For now, let’s take a trip down to the very bottom of the ocean. The light here has all been absorbed by the water, so the world is dark. The fish that live here tend to have very small and often non-functional eyes. They rely on other senses like lateral line senses to survive. The fish a little further up in the water have developed eyes on the sides of their head that allow a very wide range of vision around them to look for predators, but very little in the way of binocular vision (using both eyes together). This makes depth perception and judging distances very difficult. There is virtually no color vision below about 300 feet in the water, so fish in mid ocean depths (as well as sharks and rays) are usually colorblind. Fish higher up have some color vision, but even small depths of water absorb color light, so color vision is not a necessity for our finned friends. Fish don’t even rely on their eyes for all of the light they need to perceive. Some fish have light sensitive areas in the center of their forehead and even on their skin or tail! Creatures in the sea can vary greatly within their species however; some fish have eyes that are on stalks that come off the top of their heads, eyes that allow the fish to see above water with the top half and below water with the bottom half, and even telescopic eyes that look straight up! Regardless of what they look like, fish do not have tear producing glands like humans. They don’t need them because their eyes are constantly being bathed and lubricated. (They probably don’t have trouble with dry eyes!)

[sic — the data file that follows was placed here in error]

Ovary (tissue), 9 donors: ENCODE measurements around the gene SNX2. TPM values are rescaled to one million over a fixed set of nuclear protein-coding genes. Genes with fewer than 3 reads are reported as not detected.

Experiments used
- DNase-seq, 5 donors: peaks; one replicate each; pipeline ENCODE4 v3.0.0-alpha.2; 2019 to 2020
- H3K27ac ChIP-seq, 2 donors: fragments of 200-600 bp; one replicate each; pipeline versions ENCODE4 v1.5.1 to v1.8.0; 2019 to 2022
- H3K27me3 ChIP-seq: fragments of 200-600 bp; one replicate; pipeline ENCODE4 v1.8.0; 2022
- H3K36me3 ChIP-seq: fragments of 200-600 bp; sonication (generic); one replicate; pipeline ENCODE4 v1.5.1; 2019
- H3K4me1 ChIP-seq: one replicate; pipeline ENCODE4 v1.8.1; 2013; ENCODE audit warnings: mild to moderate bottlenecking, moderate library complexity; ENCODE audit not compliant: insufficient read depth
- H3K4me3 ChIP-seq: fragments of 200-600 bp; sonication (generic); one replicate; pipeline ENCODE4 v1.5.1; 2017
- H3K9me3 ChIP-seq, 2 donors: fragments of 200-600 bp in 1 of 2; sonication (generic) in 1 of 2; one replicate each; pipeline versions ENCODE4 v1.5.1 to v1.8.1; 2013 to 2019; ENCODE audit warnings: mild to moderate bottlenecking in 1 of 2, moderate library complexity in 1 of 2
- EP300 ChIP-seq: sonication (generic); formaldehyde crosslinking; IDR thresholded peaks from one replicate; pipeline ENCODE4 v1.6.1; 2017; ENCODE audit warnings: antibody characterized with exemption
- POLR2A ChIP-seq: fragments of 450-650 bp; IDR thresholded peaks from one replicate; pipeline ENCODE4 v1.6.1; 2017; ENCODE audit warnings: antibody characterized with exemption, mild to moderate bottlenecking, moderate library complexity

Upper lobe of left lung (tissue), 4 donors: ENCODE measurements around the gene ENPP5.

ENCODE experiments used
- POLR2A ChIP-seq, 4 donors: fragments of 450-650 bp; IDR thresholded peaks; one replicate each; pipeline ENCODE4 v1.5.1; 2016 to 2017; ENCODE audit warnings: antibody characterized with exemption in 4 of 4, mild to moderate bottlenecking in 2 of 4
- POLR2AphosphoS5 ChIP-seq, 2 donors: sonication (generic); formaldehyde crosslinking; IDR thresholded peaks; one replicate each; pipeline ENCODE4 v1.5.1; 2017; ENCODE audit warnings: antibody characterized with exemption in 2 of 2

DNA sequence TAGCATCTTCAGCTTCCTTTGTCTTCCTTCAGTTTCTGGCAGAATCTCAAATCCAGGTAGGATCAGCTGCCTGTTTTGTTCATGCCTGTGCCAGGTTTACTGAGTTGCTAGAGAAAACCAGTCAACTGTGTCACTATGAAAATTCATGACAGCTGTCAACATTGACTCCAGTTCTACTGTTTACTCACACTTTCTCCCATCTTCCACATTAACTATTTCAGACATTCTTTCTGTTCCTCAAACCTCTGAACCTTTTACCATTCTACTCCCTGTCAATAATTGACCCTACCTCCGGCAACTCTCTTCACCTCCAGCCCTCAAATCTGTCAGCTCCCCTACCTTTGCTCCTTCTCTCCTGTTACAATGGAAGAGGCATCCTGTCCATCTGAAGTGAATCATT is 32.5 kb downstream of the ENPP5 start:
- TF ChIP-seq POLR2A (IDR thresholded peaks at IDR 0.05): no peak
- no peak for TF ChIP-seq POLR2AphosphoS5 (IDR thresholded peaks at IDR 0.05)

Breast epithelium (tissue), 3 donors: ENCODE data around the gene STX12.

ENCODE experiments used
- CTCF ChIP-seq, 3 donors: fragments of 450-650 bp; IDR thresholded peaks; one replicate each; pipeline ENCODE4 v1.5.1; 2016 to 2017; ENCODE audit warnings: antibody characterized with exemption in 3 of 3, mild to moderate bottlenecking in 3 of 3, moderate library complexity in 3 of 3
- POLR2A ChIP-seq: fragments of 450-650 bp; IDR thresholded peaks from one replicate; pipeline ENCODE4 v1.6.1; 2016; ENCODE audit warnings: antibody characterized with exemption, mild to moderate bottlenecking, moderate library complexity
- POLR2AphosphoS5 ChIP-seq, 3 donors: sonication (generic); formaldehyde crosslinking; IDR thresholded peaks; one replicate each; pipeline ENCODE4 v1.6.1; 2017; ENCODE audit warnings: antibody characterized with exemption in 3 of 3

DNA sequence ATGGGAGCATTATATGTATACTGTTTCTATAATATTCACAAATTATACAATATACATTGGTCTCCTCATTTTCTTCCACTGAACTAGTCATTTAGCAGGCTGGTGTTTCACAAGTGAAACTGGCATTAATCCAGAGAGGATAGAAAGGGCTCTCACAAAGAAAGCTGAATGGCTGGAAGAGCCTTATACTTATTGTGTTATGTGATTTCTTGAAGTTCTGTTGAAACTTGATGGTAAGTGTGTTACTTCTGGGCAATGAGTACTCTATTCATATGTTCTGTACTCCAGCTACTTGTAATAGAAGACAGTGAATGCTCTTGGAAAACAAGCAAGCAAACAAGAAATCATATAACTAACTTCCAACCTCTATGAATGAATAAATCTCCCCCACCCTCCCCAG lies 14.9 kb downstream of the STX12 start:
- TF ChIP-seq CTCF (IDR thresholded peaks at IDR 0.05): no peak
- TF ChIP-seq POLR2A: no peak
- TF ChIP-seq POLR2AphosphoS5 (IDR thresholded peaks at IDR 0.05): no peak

Moving up onto solid ground, let’s take a look at the way our favorite four legged friends see the world. Cats and dogs have similar vision. They both have good night vision and are red-green color blind. This means that the spectrum of colors that cats and dogs see is one that is brighter and less detailed than what humans see.  They can distinguish blues from other colors but have trouble with browns, reds and greens. What dogs and cats sacrifice in detail and color though, they make up for with excellent night vision (especially in cats) and very good motion detection. These are skills that a carnivorous hunter needs to survive. A big difference in the cat eye and the dog eye you may have noticed is that cats have large round pupils when the iris is open, but when closed, the pupil has a narrow slit shape. This structure allows for very quick adjustment of the pupil in varying light conditions. This means cats can adjust to a dark room in a matter of seconds rather than the minutes that it may take a human. A benefit like this comes at the expense of depth of field and close-up focus; cats have difficulty focusing up close much like an older person who needs reading glasses.  One more very important structure in the eyes of cats and dogs is something called the tapetum lucidum. In order to see as well as possible at night, dogs and cats eyes need to let in as much light as possible. When light comes into the eyes, some of it is inevitably missed by the light receptor cells (called rods). In the human eye, that is the only light that can create signals that let us see something. In dogs and cats (and quite a few other nocturnal hunters), the light is reflected off the tapetum lucidum to get a second chance to be picked up by the rods in the eye. The reflection from this layer of the eye is the eye shine that you see from your cat or dog’s eyes at night.